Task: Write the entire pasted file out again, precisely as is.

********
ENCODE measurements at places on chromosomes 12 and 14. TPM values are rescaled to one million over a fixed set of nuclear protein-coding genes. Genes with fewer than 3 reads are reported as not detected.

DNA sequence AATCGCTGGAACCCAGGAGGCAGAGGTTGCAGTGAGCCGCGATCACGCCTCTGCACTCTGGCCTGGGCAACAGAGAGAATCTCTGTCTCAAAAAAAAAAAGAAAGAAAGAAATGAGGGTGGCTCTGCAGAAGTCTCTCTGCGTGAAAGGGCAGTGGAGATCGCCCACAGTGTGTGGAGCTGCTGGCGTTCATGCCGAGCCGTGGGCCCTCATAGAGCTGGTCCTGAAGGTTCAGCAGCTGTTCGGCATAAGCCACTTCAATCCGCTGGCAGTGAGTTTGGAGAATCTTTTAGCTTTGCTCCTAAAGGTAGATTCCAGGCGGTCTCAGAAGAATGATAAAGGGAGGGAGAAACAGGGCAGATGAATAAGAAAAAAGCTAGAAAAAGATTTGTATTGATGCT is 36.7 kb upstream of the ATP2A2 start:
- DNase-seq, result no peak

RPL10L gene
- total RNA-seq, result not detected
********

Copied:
ENCODE measurements at places on chromosomes 12 and 14. TPM values are rescaled to one million over a fixed set of nuclear protein-coding genes. Genes with fewer than 3 reads are reported as not detected.

DNA sequence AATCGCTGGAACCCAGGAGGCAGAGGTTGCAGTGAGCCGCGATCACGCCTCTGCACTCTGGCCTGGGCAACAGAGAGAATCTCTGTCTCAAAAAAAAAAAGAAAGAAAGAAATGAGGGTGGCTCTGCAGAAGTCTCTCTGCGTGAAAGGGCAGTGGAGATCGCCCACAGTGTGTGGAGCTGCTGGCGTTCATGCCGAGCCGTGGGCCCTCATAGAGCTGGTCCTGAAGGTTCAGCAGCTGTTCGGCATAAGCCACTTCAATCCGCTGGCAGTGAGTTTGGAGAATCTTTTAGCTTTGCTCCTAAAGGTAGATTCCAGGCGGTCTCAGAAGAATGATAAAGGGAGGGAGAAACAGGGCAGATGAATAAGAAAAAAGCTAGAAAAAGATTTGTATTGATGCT is 36.7 kb upstream of the ATP2A2 start:
- DNase-seq, result no peak

RPL10L gene
- total RNA-seq, result not detected